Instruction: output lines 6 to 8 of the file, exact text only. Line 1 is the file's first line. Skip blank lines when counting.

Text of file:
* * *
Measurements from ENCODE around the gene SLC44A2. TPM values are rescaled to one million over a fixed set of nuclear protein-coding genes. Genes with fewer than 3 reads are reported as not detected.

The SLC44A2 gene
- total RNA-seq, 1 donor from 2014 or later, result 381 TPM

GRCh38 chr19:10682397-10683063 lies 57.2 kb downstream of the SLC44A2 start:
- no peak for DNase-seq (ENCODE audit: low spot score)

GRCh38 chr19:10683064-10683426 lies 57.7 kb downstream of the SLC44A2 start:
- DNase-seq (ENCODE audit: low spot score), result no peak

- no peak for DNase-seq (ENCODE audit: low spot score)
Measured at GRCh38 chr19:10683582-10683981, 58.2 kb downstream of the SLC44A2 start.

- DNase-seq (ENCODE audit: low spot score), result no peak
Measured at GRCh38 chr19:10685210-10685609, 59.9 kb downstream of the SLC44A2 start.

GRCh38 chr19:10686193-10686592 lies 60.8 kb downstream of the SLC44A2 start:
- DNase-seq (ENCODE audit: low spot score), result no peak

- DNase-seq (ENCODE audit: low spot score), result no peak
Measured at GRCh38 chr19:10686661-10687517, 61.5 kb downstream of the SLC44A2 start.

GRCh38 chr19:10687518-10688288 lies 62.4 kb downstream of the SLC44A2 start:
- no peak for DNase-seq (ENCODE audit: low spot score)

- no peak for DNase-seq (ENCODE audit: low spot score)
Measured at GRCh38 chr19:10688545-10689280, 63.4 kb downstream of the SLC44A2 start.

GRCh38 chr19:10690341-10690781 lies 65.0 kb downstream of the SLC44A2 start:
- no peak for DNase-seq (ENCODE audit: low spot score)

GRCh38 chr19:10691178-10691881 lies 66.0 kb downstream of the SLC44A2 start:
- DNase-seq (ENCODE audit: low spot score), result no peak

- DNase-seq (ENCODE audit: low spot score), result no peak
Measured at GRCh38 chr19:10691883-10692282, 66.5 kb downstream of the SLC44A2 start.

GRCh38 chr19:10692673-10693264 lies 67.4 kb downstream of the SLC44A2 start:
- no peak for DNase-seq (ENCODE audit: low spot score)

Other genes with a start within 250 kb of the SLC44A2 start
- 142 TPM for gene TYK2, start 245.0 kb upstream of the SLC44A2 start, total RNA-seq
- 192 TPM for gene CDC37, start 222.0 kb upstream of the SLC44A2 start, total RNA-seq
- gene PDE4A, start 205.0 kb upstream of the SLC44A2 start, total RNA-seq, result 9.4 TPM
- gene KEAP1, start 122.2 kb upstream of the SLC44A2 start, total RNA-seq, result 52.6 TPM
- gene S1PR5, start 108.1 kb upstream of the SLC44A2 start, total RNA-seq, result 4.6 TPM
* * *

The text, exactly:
GRCh38 chr19:10683064-10683426 lies 57.7 kb downstream of the SLC44A2 start:
- DNase-seq (ENCODE audit: low spot score), result no peak

- no peak for DNase-seq (ENCODE audit: low spot score)